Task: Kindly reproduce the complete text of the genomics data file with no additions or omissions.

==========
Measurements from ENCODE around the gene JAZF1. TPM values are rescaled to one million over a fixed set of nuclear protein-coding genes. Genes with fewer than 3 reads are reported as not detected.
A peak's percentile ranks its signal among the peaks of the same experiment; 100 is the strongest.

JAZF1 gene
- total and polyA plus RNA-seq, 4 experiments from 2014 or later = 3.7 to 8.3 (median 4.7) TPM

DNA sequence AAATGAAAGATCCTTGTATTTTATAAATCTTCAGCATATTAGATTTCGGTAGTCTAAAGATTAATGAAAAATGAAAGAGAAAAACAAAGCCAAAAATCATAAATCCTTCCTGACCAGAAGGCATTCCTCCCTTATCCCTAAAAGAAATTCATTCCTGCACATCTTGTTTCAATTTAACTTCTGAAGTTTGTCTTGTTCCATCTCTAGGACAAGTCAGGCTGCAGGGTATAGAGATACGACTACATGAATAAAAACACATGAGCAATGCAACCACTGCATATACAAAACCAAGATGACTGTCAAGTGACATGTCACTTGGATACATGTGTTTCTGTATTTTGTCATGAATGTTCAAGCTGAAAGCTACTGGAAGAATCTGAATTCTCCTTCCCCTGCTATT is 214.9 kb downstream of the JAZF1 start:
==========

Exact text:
Measurements from ENCODE around the gene JAZF1. TPM values are rescaled to one million over a fixed set of nuclear protein-coding genes. Genes with fewer than 3 reads are reported as not detected.
A peak's percentile ranks its signal among the peaks of the same experiment; 100 is the strongest.

JAZF1 gene
- total and polyA plus RNA-seq, 4 experiments from 2014 or later = 3.7 to 8.3 (median 4.7) TPM

DNA sequence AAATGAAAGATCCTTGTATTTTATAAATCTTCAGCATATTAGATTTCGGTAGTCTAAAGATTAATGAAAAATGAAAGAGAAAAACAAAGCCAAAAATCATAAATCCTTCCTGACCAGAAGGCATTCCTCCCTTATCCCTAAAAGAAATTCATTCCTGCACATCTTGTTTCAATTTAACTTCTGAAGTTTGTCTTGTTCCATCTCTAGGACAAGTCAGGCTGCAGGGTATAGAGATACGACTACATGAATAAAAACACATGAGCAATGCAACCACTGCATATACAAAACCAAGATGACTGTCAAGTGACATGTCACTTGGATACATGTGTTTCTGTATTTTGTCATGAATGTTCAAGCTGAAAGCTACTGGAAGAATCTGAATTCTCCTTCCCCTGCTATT is 214.9 kb downstream of the JAZF1 start: